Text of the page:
Alterations of the putative tumor suppressor gene PTEN occur in a wide range of human cancers, particularly endometrial cancer and glioblastoma. The PTEN protein shares sequence motifs with the cytoskeletal protein tensin and is a phosphatase, but its cellular function and substrates are unknown. In experiments with fibroblasts, Tamura et al. (p. 1614) show that wild-type PTEN inhibits cell migration, spreading, and adhesion, most likely through dephosphorylation of the focal adhesion kinase FAK. This cell surface role of PTEN distinguishes it from other tumor suppressors, which typically function in the nucleus.

  11. Axonal degeneration

    Mutations in proteolipid protein (PLP) are responsible for neurological problems in humans and mice. The PLP is thought to help to stabilize myelin in the central nervous system but is not required for the production of the myelin sheath itself. Griffiths et al. (p. 1610) now report that axon degenerate locally in aging mice lacking PLP. Their data point to a previously unsuspected role for the oligodendrocytes that wrap myelinated axons in maintaining axonal integrity.

  12. Therapeutic regulation

    One of the problems of gene therapy is that the transferred gene needs to be brought under the same cellular regulation as the original one. This problem is especially severe in the regulation of globin gene expression needed to have successful gene therapy for sickle cell anemia. Lan et al. (p. 1593) circumvented this problem by targeting theβ-globin transcripts themselves. They used a group I ribozyme to convert the mutant β-globins into g-globins, which retard the development of sickling in red blood cells. These experiments were done in erythrocyte precursors isolated from people with the disease; future experiments will be needed to determine efficacy in actual patients.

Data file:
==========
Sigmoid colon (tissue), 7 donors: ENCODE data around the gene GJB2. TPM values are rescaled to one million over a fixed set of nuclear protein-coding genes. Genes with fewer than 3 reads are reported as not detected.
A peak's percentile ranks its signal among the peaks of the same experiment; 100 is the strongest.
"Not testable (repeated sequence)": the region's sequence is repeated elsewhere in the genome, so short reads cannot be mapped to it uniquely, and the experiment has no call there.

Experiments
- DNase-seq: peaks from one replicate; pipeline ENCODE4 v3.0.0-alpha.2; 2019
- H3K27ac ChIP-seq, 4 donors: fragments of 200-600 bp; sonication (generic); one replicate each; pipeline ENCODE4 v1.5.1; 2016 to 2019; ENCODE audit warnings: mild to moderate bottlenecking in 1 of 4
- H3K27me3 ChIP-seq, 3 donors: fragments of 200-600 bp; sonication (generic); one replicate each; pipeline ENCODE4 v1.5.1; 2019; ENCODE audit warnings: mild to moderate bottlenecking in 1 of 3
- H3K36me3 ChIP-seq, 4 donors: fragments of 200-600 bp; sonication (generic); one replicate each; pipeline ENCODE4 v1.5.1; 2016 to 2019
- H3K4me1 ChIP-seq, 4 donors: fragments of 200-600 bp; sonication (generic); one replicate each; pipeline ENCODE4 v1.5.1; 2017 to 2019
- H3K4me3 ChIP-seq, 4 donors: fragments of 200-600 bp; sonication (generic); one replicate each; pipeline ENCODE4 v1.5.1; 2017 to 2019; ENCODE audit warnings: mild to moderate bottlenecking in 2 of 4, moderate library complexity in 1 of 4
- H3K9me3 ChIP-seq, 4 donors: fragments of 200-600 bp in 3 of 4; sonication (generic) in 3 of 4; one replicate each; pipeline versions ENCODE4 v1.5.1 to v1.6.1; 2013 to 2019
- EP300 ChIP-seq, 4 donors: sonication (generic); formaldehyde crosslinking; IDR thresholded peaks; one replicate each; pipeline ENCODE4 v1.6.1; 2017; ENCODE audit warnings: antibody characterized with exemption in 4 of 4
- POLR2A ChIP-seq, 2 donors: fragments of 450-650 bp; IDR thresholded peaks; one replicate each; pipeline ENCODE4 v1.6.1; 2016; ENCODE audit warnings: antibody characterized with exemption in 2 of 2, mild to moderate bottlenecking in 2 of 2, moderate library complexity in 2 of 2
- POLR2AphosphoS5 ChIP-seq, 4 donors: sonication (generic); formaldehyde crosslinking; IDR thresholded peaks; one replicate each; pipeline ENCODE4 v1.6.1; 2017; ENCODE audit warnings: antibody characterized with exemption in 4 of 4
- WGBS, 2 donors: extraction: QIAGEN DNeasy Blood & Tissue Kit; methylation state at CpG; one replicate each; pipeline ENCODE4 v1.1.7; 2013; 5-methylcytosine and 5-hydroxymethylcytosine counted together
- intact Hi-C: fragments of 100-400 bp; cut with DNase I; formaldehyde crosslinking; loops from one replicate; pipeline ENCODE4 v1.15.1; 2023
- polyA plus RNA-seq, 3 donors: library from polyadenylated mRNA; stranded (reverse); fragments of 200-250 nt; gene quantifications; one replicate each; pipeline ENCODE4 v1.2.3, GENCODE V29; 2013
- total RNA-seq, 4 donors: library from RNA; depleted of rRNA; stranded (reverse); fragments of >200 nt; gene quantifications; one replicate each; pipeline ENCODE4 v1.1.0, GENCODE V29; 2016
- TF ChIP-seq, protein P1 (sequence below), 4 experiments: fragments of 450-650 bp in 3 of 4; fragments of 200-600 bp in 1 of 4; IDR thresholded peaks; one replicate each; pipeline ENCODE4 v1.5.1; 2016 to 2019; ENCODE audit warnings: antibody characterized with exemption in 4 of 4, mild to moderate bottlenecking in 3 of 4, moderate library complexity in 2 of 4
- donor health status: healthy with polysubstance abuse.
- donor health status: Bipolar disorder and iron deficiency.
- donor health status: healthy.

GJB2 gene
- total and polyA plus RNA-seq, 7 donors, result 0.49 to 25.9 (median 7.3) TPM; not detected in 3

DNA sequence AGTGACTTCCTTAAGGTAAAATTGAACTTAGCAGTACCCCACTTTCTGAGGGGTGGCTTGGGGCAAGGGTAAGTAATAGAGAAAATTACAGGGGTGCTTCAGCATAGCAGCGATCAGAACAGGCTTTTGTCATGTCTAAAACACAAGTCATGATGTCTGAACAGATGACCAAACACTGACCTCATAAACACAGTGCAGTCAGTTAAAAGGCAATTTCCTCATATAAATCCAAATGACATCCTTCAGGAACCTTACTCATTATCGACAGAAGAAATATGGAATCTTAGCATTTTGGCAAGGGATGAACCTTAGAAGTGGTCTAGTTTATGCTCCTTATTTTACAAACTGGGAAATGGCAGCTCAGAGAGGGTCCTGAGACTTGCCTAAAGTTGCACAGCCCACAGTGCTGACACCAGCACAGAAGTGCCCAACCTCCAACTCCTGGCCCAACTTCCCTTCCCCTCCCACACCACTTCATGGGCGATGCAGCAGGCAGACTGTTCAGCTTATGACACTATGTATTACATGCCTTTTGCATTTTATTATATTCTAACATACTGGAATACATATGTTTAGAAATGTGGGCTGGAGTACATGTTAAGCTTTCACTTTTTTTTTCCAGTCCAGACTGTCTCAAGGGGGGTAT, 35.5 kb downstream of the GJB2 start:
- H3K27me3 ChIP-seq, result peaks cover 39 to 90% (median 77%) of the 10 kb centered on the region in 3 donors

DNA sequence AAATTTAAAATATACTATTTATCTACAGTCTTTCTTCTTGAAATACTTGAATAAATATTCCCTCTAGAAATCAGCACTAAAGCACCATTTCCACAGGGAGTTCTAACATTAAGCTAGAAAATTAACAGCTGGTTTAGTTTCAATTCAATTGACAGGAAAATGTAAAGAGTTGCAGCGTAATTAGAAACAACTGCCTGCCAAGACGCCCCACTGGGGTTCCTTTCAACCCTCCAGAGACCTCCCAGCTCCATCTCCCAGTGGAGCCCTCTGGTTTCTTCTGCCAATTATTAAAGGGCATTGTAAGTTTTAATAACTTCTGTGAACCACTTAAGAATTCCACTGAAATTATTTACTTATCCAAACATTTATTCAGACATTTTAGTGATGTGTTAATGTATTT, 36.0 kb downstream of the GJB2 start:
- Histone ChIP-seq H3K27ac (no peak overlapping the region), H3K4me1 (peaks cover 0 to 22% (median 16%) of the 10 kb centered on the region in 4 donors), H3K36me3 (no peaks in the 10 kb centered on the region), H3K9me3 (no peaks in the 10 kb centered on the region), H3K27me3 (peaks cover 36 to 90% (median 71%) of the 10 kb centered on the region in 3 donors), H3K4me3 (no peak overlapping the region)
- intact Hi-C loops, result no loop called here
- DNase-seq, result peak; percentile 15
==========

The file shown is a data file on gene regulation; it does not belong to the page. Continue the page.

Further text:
13. Receptor stoichiometry

    Glutamate receptors are the most abundant neurotransmitter receptors in the brain. These receptors evidently malfunction in a large number of neurological diseases, including, for example, stroke and epilepsy. By drawing an analogy from other ligand gated receptors it was often assumed that glutamate receptors were made of five subunits. Rosenmund et al. (p. 1596; see the commentary by Miller, p. 1547) present evidence that they are made up of only four subunitsfrom single-channel recordings, kinetic analysis, electrophysiological recordings, and clever antagonist application experiments.